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Saving Money

Saving Money – Is It Really Necessary?

Saving money was one topic we discussed at a recent Q&A session with a group of young twenty-somethings. They had loads of questions based on their frustrations with money and I had a question for them too.

Me:        What do you know about managing money?

Them:   That we should save it.

Me:        And why should you save it?

Them:   *crickets chirping* *shoulders shrugging*

 

What’s your answer?  Saving money is age old wisdom isn’t it?  There’s something about saving 10% of what we earn isn’t there?

 

Saving Money – My Answer

There are only three reasons for saving money.

1. To be able to pay for expected periodic expenses (such as car registration, or the electricity bill) and those expected (if we’re smart) unexpected expenses (such as the car  breaking down and needing a mechanic, or our mobile phone dropping into the toilet  AGAIN and needing replacing.)

2. A special project, such as travel overseas, or a new car, or a big party.

3. A rainy day.  What this really means is being out of work for some reason. And we might need a bit of a buffer to tide us over while we find another job. Or… if we’re a business owner with variable revenue we might need to dip into that rainy day buffer when things are a bit thin.

Yep.  That’s it. That’s all we need to be saving money for.

After all, money is for spending isn’t it?  What is the point of hoarding it for no reason?

 

You know there’s a catch don’t you?  But what is it?

 

The Other Thing

What we don’t hear as often is that we also need to INVEST money.

What does this mean?

It means putting our money somewhere where we will get it back at some stage, with extra money as well.  (The extra is called the Return On Investment – or ROI.)  And not only that, while it’s out there, it can be generating an income for us.

Why do we need to do this?

Because we would otherwise have to work all of our lives.

Now as much as we might love our work and figure that we’ll take that plan, there are a few things that typically happen to people during the journey of life that mess with that plan.

 

  • Our work can dry up with changing or challenging economic times.
  • We (or a dependent one) can suffer illness or injury that prevents us working.
  • We may lose capacity as we get older and not be able to contribute as well as we did when we were younger.
  • We may cease to love our work for some reason.  (Change is one of the only constants in life!)
  • We may decide at some stage that there’s a lot of other things we’d like to experience or do, apart from our work. (Like raising children, charitable work, artistic endeavours, or even just relaxing and having more fun and less work related pressure.)

 

This is where that 10% rule you may have heard of applies.  Except that it isn’t 10%; I’ve run some calculations, and it’s actually 15% that we need to keep and invest, to grow over time.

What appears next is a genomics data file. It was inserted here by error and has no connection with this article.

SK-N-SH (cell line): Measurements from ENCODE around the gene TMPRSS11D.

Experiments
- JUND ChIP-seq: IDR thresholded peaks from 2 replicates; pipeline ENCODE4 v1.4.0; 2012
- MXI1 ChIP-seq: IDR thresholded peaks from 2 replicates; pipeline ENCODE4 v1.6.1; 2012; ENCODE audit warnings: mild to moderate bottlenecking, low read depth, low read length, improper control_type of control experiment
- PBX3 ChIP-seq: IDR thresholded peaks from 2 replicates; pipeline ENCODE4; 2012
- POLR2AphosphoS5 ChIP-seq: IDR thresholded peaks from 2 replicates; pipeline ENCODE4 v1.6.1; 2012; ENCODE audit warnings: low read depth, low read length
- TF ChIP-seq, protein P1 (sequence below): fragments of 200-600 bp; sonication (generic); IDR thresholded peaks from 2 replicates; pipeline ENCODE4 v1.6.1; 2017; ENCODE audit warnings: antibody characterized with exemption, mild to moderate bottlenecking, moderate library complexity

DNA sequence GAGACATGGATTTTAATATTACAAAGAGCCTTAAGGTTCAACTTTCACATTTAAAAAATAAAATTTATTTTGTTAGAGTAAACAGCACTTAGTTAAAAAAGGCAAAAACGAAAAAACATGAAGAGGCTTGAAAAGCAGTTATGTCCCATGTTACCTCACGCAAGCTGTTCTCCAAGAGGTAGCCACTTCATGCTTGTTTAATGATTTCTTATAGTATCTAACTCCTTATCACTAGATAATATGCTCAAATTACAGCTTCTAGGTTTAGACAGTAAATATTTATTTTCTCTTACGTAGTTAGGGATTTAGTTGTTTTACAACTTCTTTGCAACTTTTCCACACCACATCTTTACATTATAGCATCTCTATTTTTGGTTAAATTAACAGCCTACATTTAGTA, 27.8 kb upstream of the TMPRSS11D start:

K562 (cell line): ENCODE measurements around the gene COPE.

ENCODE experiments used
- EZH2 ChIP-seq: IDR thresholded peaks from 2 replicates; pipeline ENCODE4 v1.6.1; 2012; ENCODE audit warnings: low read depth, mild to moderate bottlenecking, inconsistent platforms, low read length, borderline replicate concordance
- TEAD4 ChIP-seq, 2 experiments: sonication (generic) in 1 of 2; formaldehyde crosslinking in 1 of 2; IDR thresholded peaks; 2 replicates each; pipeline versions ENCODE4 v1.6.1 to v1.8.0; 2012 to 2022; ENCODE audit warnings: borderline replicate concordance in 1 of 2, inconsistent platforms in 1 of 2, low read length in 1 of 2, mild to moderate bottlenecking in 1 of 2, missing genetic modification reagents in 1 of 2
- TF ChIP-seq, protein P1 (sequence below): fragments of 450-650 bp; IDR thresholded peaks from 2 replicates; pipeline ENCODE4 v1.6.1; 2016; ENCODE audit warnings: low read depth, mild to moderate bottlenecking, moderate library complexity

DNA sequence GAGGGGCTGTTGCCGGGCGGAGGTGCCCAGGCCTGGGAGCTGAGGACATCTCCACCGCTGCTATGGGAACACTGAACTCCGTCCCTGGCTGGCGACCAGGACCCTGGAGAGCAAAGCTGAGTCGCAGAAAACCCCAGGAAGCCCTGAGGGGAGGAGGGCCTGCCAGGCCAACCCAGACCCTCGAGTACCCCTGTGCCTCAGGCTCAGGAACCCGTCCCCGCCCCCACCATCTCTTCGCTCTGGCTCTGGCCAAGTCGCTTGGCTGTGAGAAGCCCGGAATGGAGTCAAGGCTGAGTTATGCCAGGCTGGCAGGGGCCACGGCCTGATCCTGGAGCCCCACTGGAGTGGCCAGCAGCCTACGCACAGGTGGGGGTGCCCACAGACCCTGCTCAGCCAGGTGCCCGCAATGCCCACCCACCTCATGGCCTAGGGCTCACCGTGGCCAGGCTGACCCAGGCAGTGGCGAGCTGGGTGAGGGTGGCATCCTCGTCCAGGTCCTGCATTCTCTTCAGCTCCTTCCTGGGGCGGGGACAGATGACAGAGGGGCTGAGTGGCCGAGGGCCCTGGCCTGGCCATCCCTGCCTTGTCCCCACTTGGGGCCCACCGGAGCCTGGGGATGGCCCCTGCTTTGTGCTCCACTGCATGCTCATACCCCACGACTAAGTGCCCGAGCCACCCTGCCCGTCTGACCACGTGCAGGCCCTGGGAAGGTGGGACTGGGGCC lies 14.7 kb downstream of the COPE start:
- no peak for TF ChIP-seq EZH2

Then – when we either work less or not at all for some reason, that investment of money will pay us an income, instead of us having to work for it.

Sound good?  It is.  Imagine waking up and doing what YOU want to do for the day, knowing that money is flowing into your bank accounts from your investment returns, regardless of what you do.

Why we don’t do it.

Many of us are so busy dealing with the present that we don’t ponder the future.  And one key to successful investing is to have a well-formed desire for one’s future.

Also – in Australia we assume we’ll be looked after if we can’t work for some reason, by the government, via a pension or allowance. And for workers, there is also our superannuation. We assume we’ll be ok.

Our system here is very supportive when we can’t work or are over a certain age and choose to retire. However what many of us don’t realise is that the system of pensions or allowances keeps us alive with a lowish level of comfort AND THAT’S IT.  We won’t die, but we’ll be barely above the poverty line.  With longer life expectancies these days, this is not a pretty picture….

And even if we do have an idea that maybe we should be investing some of our money, we’re either struggling to find any left over to invest, or we don’t know how to get started.

Some Good News

Investing is not difficult.  It just requires some know how. We don’t learn it at school or university because it is not a skill that needs to appear on a resume, in order for us to get a job.

Some people launch into investing without education, and learn by trial and error.  This can be a very expensive lesson. The smarter option is to invest in some education and coaching first, to avoid those very expensive lessons.

So in conclusion, saving money is important – but not for the reasons usually assumed.  Investing money is vital if we want a future of thriving rather than just surviving.

Would you like to get started with investing?  If so, I can help you. We can have a short chat where you let me know your thoughts, and I’ll let you know your possible next steps with me.  Email me if you’d like to have this conversation.

Wishing you a Fabulous Future,

Glenda.

xx

 

 

2 thoughts on “Saving Money – Is It Really Necessary?

  1. I agree – saving money only takes us so far and is subject to inflation anyway if it’s just sitting in the bank. Investing and making the money work for us is far more effective and as you mentioned gives us opportunities to pursue interests other than having to go to work each day.

    1. Thanks Rochelle. Yes When inflation is above our bank interest rate (which it usually is), we are actually losing value while our money just sits in the bank! At the very least it’s good to park our wealth money somewhere where it earns more than the inflation rate! Cheers, Glenda

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